“It’s surreal,” Brown said. “Even though you plan for it, it’s another thing to witness it. The hard part is to be in the middle of it and to enjoy it. I live vicariously through other people as they talk about how amazing they are. Then, I can kind of see it. But it’s like being in the eye of a tornado; you don’t see it well.”
To be a St. Brown — John added the saint to their surnames to help them stand out — is to be perpetually living with tunnel vision.
Reached by the Times on Wednesday, Equanimeous had just come out of a meeting with the Packers. He swore he did not know his brothers were playing against each other Saturday.
“It’s news to me,” he said. “I don’t really care which team wins. I’m a Notre Dame guy. I hope they have good games and are satisfied with their performance.”
Amon-ra’s tunnel kept him from knowing he had broken a USC record against UNLV until a reporter asked him about it Tuesday. He was aware, however, that the Trojans were playing the Cardinal this weekend.
“I’ve never really played against him I don’t think ever in football,” Amon-ra said. “To go against my brother is going to be pretty fun. I’m not literally going against him because we’re both on offense.”
Equanimeous did not watch Amon-ra’s first touchdown live because he was at the Notre Dame-Michigan game. He saw highlights, though, none of which were surprising to him, knowing the chemistry his brother has with Daniels.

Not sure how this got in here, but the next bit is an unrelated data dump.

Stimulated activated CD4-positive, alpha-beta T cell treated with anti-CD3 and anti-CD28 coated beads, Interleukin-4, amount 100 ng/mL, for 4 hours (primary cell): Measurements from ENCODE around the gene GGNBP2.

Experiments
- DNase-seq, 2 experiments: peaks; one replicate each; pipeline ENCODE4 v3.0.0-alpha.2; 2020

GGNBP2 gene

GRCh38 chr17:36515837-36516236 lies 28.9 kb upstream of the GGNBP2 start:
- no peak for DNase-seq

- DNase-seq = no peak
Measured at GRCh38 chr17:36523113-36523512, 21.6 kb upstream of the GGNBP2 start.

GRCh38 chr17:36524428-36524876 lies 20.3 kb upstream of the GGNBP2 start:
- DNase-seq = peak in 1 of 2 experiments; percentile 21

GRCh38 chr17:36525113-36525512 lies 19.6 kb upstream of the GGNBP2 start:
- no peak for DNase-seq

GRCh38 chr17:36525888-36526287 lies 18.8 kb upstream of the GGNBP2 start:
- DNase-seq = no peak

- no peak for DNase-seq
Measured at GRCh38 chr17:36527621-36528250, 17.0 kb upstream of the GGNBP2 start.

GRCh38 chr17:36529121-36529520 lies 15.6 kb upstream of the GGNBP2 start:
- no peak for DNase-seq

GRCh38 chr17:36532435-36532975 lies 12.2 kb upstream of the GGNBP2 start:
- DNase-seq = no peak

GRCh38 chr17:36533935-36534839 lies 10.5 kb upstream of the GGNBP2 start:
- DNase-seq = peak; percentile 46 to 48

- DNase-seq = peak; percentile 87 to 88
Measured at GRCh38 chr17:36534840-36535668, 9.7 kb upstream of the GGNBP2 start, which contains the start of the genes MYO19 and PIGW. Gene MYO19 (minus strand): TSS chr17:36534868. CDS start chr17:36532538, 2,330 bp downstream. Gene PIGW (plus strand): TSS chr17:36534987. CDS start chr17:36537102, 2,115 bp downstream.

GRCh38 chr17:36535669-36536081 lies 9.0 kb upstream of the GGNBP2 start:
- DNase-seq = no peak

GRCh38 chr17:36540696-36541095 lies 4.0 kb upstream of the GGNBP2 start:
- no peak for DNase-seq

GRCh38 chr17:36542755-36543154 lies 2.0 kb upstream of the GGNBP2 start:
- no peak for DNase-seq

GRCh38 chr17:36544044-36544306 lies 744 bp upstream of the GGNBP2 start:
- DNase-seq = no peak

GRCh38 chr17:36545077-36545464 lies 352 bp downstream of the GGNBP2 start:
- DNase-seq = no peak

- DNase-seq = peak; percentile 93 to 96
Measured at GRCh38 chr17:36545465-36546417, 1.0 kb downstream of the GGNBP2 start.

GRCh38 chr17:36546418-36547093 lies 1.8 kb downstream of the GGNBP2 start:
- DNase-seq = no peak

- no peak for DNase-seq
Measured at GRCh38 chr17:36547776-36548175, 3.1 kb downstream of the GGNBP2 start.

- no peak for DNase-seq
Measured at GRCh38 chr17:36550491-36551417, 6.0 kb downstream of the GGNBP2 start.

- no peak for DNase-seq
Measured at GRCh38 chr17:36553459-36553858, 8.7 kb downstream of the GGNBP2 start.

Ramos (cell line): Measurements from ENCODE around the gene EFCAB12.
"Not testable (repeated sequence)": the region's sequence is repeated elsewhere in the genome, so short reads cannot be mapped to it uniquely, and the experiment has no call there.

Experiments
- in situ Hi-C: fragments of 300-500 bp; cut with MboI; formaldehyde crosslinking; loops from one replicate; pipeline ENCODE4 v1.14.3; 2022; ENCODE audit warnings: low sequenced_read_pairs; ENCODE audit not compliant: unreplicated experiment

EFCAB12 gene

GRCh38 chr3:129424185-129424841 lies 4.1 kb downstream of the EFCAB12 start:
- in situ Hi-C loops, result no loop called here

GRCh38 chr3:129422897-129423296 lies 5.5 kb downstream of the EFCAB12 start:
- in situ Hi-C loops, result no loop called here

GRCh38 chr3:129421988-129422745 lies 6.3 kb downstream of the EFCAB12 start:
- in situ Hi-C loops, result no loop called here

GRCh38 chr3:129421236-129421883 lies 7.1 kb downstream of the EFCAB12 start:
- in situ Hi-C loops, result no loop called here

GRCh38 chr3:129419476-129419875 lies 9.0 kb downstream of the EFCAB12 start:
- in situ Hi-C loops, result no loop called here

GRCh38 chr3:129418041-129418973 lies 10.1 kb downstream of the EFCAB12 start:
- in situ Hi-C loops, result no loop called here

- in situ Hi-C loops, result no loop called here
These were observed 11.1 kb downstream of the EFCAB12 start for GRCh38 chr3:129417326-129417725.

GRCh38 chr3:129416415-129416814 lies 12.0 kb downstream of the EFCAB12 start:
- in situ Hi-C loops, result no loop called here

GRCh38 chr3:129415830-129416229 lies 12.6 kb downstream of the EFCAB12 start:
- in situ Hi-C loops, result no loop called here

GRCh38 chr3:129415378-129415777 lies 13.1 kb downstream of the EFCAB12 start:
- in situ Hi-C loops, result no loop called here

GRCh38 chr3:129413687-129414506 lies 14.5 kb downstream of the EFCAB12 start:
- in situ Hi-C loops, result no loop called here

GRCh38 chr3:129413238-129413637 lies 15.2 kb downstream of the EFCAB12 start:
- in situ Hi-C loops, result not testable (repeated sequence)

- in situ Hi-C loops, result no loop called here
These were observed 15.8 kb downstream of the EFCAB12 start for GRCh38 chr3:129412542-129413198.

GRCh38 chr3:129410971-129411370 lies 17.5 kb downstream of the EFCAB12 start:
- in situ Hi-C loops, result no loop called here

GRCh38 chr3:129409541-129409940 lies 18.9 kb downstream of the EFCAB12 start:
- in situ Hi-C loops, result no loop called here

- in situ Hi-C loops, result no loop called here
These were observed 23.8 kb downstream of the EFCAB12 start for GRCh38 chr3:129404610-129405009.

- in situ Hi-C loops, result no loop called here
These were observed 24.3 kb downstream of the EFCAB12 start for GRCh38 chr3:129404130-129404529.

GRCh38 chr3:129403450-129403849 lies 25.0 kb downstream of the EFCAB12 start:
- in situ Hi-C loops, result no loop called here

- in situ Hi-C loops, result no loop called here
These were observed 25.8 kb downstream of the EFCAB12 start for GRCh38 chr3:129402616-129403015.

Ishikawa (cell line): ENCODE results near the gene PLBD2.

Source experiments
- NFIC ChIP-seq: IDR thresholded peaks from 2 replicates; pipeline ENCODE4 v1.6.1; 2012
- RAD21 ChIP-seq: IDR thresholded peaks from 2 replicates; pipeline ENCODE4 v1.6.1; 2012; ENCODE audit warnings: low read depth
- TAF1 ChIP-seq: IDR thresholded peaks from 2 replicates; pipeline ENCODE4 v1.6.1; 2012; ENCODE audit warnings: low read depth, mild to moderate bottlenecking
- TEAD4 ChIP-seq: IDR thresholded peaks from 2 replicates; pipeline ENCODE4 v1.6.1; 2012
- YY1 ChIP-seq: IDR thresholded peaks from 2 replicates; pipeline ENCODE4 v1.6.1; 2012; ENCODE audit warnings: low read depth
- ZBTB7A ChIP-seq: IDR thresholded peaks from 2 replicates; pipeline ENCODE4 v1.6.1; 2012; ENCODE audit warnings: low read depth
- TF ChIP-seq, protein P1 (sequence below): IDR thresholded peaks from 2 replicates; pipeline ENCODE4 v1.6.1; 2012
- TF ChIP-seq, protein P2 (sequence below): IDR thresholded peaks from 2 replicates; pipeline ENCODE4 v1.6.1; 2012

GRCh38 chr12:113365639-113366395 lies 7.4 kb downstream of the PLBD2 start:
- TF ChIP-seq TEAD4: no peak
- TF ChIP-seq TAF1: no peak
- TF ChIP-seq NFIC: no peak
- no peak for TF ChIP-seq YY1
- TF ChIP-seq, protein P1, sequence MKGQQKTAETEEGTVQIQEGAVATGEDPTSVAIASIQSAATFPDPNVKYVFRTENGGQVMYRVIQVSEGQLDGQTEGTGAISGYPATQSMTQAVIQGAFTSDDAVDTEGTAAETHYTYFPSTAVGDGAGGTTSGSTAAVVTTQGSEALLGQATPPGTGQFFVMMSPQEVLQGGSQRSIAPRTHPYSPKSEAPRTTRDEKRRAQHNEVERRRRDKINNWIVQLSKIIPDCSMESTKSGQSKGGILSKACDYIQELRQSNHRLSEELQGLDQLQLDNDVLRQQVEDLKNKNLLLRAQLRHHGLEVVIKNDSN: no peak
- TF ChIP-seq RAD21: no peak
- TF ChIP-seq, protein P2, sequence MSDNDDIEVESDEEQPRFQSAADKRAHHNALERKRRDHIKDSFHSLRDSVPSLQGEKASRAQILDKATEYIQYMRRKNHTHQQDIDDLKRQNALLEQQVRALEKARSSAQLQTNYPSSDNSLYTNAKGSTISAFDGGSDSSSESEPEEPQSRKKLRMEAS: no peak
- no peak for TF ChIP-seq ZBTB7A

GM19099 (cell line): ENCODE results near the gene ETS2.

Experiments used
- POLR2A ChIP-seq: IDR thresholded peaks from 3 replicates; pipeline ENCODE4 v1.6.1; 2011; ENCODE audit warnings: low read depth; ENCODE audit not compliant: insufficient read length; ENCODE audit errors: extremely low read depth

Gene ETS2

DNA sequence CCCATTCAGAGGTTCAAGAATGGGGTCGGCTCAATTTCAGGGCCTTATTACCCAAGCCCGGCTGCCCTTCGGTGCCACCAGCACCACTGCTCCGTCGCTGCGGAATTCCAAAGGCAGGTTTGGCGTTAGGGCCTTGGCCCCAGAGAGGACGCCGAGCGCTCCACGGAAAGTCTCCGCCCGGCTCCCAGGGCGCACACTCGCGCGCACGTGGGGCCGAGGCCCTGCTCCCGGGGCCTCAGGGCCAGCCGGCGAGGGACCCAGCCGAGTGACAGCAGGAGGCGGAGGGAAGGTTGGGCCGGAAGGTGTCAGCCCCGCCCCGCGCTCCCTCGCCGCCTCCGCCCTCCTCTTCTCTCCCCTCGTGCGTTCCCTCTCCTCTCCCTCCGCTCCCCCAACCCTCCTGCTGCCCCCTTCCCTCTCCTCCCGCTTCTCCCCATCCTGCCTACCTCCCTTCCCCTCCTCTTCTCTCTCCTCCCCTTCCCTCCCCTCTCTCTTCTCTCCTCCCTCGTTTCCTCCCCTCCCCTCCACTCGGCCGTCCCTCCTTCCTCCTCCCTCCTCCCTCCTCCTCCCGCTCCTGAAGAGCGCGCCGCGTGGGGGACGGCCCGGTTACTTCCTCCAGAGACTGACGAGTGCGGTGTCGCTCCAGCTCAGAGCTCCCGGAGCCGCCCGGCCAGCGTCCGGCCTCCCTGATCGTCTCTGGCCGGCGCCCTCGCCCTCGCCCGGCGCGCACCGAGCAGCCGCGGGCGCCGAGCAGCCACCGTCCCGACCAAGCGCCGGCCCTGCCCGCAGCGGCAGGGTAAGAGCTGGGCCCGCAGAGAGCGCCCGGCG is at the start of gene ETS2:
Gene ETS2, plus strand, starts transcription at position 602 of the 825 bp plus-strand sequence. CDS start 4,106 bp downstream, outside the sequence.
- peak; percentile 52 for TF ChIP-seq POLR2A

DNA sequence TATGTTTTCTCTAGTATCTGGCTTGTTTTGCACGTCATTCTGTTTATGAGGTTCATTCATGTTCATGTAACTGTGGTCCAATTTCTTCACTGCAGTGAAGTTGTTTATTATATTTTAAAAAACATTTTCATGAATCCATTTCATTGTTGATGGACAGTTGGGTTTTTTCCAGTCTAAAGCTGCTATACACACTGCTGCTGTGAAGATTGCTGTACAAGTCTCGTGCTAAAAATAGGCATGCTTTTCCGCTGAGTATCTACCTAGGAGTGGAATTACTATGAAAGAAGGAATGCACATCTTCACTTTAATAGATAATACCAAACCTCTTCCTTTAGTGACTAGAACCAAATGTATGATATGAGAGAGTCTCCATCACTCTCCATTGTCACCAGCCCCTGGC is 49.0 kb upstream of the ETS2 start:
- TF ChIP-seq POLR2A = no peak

Equanimeous has been so busy with game prep this week that he hasn’t been able to join Osiris and Amon-ra on “Fortnite.” He offered this advice for Amon-ra from Wisconsin: “Never forget what got you to where you’re at. Keep on that training, keep on that path that got you that far. Don’t lose your way, don’t get distracted.”
College football fans now know what Equanimeous and Amon-ra are capable of. Osiris waits more patiently for his star turn than his father.
Brown, the extremely extroverted dad of three introverts, does not hesitate to air his feelings. And, entering Saturday’s top-20 showdown, he would like Stanford coach David Shaw to call Osiris’ number more often.
“Let him show the world what he can do,” Brown said. “For me, my two [younger] sons are almost like twins in terms of their ability to play football. I want the world to see that. He’s the middle child. He’s suffering from middle child syndrome. Trust me, it is a real thing. They always overlook him, but I’m telling you, this kid is unbelievable.”
Osiris is currently backing up Stanford senior receiver JJ Arcega-Whiteside, who torched San Diego State for 226 yards and three touchdowns last week. Osiris said he could line up in the slot against USC too.
“I can’t wait,” Osiris said. “Once it comes, I have to seize it.”
John and Miriam Brown’s plan is to root for both offenses Saturday. John expects to alternate his USC and Stanford caps depending on who has the ball. Or maybe he’ll wear a USC shirt and a Stanford hat.
“Either way,” he said, “I’m a winner.”
USC starting center Toa Lobendahn practiced for the second straight day after missing the opener with a pectoral strain. Coach Clay Helton said “he’s looking good to go right now.” … Helton said defensive tackle Brandon Pili has a wrist injury and is questionable for Stanford.